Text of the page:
One could nearly say it’s better than the previous three entries combined. Jurassic World for a long while gave me a huge grin. It calls back the 1990’s style blockbuster when camerawork had a classical wide lens shooting style and wasn’t cut up in dozens of unnecessary fragments. Shots are allowed to breathe. Coming out of it, I pretty much had a grand vision of this futuristic park on an island off of Costa Rica. I liked most of the characters, but the reliable Chris Pratt as a former Navy man turned species trainer I liked the best. The director is Colin Trevorrow, who after two movies (the clever indie “Safety Not Guaranteed” was previous) seems to be a remarkable talent. He has a knack to recapture all the visual touches of Spielberg.
You can guess this story. One genetically modified half dinosaur, half monster called “Indominous Rex” – a corporate creation per se – breaks out of its pen and sets off a chain reaction of havoc and other dinosaur attacks. The scary scenes are often smart, such as when Pratt is under a vehicle and thinks real quick to douse himself in motor oil so the attacking dinosaur won’t eat him. Good stuff.
Yet the movie runs on too long, and when all the dinosaur on monster fighting happens at night, I had to rub my eyes because I couldn’t clearly follow it. This was contrast to the big bulk of daylight action – the pterodactyl attack on park visitors was particularly exciting with a Hitchcockian “Birds” mercilessness – but when it gets to nighttime… Well, a quarter of the shots are muddy.
There are a few lame scenes and one noxious storyline: Vincent D’Onofrio plays a security man who barfs up an idea to use dinosaurs as military seek and destroy weapons. I didn’t believe it nor do I understand the character’s reasoning. I mean, is he a Halliburton contractor, too? What a dickhead overachiever.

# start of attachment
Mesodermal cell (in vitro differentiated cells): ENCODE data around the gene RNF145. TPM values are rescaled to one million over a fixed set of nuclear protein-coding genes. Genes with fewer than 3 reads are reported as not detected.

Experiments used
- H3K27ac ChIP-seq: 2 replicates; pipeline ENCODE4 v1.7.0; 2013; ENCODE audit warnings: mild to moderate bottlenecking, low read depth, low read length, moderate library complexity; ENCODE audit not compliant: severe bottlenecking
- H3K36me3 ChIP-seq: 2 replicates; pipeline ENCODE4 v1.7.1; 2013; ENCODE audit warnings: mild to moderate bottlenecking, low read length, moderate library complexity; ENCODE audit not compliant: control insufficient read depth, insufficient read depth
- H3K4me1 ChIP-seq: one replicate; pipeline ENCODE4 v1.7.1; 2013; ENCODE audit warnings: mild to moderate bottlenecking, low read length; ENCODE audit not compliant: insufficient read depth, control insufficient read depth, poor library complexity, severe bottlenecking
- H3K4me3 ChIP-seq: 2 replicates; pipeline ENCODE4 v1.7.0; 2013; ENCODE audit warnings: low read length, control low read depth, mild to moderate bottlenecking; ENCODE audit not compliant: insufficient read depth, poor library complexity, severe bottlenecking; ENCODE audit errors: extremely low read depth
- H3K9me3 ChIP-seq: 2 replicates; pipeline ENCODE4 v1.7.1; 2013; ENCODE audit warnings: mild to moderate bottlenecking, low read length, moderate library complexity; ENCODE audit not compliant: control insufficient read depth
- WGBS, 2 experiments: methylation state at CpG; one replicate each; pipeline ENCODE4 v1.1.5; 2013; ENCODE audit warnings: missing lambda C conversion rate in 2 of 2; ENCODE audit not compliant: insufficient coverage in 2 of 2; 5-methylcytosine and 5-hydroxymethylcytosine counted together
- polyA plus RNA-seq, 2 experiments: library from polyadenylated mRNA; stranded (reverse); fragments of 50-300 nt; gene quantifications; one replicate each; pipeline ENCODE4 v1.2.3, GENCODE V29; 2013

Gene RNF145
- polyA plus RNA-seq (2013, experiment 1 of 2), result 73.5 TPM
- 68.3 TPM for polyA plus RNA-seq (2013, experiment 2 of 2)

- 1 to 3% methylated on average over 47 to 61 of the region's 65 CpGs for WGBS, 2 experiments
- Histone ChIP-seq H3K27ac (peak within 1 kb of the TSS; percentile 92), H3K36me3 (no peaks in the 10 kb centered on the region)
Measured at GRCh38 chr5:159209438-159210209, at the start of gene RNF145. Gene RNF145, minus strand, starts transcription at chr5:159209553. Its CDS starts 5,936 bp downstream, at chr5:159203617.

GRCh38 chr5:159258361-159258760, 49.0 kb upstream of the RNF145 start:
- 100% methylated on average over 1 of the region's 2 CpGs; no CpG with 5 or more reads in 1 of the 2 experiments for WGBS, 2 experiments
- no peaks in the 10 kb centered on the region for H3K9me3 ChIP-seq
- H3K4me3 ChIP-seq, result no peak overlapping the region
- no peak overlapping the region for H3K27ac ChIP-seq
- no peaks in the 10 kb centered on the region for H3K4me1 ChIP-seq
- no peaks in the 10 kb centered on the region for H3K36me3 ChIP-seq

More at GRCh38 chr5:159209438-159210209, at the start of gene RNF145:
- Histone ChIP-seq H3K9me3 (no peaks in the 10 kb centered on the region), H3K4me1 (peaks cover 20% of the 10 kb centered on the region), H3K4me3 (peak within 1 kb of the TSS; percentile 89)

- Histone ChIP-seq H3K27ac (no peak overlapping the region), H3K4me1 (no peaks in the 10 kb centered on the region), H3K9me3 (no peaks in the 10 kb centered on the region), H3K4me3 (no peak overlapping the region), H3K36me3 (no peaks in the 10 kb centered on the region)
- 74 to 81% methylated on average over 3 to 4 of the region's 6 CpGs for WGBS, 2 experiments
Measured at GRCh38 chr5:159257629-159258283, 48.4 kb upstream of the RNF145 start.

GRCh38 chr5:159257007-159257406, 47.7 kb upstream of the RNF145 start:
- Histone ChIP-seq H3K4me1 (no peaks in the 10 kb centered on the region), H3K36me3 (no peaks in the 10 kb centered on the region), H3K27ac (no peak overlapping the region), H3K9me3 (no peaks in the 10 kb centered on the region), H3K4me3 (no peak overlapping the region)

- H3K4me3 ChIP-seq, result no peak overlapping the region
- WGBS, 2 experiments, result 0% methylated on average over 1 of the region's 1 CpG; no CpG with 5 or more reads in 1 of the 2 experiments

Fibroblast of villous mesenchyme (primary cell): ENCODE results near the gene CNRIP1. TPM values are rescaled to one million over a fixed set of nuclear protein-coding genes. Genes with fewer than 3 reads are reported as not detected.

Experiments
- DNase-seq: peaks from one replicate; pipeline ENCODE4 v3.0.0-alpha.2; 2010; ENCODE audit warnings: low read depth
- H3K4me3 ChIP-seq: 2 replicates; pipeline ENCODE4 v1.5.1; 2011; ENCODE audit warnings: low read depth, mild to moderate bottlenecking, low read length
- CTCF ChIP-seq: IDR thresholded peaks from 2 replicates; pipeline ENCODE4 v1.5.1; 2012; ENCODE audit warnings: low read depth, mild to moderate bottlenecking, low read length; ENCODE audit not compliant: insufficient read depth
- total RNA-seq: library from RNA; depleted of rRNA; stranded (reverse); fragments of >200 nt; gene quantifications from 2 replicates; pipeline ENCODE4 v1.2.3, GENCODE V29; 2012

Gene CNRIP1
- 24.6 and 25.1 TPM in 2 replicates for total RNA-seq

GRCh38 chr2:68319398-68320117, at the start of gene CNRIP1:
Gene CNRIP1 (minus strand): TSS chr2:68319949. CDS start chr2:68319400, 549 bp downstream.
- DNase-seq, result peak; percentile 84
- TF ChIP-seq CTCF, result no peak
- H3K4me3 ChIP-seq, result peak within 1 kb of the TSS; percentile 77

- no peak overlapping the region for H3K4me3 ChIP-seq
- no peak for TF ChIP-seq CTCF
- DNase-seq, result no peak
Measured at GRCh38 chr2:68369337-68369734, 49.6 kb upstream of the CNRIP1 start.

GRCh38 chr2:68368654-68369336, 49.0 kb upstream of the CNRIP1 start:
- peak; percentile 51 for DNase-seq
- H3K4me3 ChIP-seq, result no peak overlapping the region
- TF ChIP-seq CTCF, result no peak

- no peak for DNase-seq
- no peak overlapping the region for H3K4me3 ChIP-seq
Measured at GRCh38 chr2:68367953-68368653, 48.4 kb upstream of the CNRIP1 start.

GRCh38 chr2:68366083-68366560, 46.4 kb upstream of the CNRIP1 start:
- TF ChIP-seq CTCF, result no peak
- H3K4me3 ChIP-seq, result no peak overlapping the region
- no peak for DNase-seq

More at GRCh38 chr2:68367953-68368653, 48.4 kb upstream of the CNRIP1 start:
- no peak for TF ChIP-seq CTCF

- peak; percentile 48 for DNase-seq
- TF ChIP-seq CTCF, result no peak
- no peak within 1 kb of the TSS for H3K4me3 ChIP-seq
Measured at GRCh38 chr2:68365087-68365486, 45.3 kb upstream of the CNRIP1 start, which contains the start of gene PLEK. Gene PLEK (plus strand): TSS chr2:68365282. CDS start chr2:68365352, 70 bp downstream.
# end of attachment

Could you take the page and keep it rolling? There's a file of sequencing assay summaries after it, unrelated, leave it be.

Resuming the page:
However, I either was involved or was charmed by the other people. My liking extends to the two kids in peril (Ty Simpkins and Nick Robinson), the operations manager Claire (Bryce Dallas Howard) who is an economist until she realizes there is more value in saving human life rather than saving the park. There are engineers played by Omar Sy and Jake Johnson, and India’s greatest actor Irrfan Khan in a lavender shirt plays the theme park tycoon.
The 1993 movie was fun because of, ahh yes, the Spielbergian visual touches. Yet this new scenario that gapes at mass consumer panic while a dinosaur theme park is actually in operation (and not just being prepared for) makes for a bigger story. Trevorrow manages to make the crowd scenes look considerably real and not turn the people into digital ants. He also resurrects the John Williams theme music.
I had my share of yuks and screams throughout. I laughed. I went Ahhh, how clever. My jaw dropped for that island. I only wish the script hadn’t aborted its wit in favor of predictable action formula in the final reel.
124 Minutes. Rated PG-13.
ACTION / CREATURE FEATURE / BLOCKBUSTER WEEKEND CROWDS
Film Cousins: “Jurassic World” (1993); “The Lost World: Jurassic Park” (1997); “Jurassic Park III” (2001); “The Mist” (2007).